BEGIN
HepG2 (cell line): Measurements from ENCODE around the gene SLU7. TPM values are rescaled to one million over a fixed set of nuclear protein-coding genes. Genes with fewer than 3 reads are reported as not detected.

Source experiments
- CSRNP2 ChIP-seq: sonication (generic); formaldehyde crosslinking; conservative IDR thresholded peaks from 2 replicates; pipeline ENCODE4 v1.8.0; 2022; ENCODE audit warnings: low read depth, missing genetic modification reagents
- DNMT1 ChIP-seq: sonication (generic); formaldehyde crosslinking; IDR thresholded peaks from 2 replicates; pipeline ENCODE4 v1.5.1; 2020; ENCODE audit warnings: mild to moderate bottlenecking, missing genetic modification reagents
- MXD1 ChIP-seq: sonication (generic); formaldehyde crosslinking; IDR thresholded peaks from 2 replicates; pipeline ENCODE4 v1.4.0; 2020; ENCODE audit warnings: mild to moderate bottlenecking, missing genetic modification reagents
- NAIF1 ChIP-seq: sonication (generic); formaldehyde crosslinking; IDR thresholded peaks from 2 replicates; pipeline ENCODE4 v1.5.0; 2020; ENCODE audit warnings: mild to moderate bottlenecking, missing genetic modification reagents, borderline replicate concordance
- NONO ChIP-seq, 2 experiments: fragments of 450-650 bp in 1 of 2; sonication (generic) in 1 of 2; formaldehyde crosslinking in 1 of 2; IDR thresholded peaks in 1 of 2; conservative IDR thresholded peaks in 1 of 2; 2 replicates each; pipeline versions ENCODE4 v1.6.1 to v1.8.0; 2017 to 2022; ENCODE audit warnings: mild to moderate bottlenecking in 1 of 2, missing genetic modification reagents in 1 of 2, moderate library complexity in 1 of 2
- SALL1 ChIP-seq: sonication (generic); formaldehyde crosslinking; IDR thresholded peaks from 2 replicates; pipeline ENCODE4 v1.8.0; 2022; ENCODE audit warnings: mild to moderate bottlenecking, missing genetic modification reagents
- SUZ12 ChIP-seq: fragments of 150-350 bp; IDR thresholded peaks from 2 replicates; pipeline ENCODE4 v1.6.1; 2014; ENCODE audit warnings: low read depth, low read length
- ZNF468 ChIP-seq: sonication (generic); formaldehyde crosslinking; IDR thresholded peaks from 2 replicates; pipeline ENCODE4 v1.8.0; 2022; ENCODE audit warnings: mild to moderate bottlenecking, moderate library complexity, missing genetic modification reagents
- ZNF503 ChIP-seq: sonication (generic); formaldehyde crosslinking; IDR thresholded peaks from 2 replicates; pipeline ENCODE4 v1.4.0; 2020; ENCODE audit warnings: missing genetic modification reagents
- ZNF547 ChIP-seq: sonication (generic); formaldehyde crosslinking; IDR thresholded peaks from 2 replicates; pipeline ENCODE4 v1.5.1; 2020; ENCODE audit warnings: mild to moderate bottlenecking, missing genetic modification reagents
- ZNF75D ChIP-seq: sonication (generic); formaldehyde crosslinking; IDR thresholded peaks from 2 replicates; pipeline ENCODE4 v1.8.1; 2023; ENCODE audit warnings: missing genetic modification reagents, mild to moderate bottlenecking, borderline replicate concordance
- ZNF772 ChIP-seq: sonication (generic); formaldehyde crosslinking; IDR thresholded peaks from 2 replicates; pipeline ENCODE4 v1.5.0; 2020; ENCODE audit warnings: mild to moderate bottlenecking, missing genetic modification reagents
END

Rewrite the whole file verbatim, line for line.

HepG2 (cell line): Measurements from ENCODE around the gene SLU7. TPM values are rescaled to one million over a fixed set of nuclear protein-coding genes. Genes with fewer than 3 reads are reported as not detected.

Source experiments
- CSRNP2 ChIP-seq: sonication (generic); formaldehyde crosslinking; conservative IDR thresholded peaks from 2 replicates; pipeline ENCODE4 v1.8.0; 2022; ENCODE audit warnings: low read depth, missing genetic modification reagents
- DNMT1 ChIP-seq: sonication (generic); formaldehyde crosslinking; IDR thresholded peaks from 2 replicates; pipeline ENCODE4 v1.5.1; 2020; ENCODE audit warnings: mild to moderate bottlenecking, missing genetic modification reagents
- MXD1 ChIP-seq: sonication (generic); formaldehyde crosslinking; IDR thresholded peaks from 2 replicates; pipeline ENCODE4 v1.4.0; 2020; ENCODE audit warnings: mild to moderate bottlenecking, missing genetic modification reagents
- NAIF1 ChIP-seq: sonication (generic); formaldehyde crosslinking; IDR thresholded peaks from 2 replicates; pipeline ENCODE4 v1.5.0; 2020; ENCODE audit warnings: mild to moderate bottlenecking, missing genetic modification reagents, borderline replicate concordance
- NONO ChIP-seq, 2 experiments: fragments of 450-650 bp in 1 of 2; sonication (generic) in 1 of 2; formaldehyde crosslinking in 1 of 2; IDR thresholded peaks in 1 of 2; conservative IDR thresholded peaks in 1 of 2; 2 replicates each; pipeline versions ENCODE4 v1.6.1 to v1.8.0; 2017 to 2022; ENCODE audit warnings: mild to moderate bottlenecking in 1 of 2, missing genetic modification reagents in 1 of 2, moderate library complexity in 1 of 2
- SALL1 ChIP-seq: sonication (generic); formaldehyde crosslinking; IDR thresholded peaks from 2 replicates; pipeline ENCODE4 v1.8.0; 2022; ENCODE audit warnings: mild to moderate bottlenecking, missing genetic modification reagents
- SUZ12 ChIP-seq: fragments of 150-350 bp; IDR thresholded peaks from 2 replicates; pipeline ENCODE4 v1.6.1; 2014; ENCODE audit warnings: low read depth, low read length
- ZNF468 ChIP-seq: sonication (generic); formaldehyde crosslinking; IDR thresholded peaks from 2 replicates; pipeline ENCODE4 v1.8.0; 2022; ENCODE audit warnings: mild to moderate bottlenecking, moderate library complexity, missing genetic modification reagents
- ZNF503 ChIP-seq: sonication (generic); formaldehyde crosslinking; IDR thresholded peaks from 2 replicates; pipeline ENCODE4 v1.4.0; 2020; ENCODE audit warnings: missing genetic modification reagents
- ZNF547 ChIP-seq: sonication (generic); formaldehyde crosslinking; IDR thresholded peaks from 2 replicates; pipeline ENCODE4 v1.5.1; 2020; ENCODE audit warnings: mild to moderate bottlenecking, missing genetic modification reagents
- ZNF75D ChIP-seq: sonication (generic); formaldehyde crosslinking; IDR thresholded peaks from 2 replicates; pipeline ENCODE4 v1.8.1; 2023; ENCODE audit warnings: missing genetic modification reagents, mild to moderate bottlenecking, borderline replicate concordance
- ZNF772 ChIP-seq: sonication (generic); formaldehyde crosslinking; IDR thresholded peaks from 2 replicates; pipeline ENCODE4 v1.5.0; 2020; ENCODE audit warnings: mild to moderate bottlenecking, missing genetic modification reagents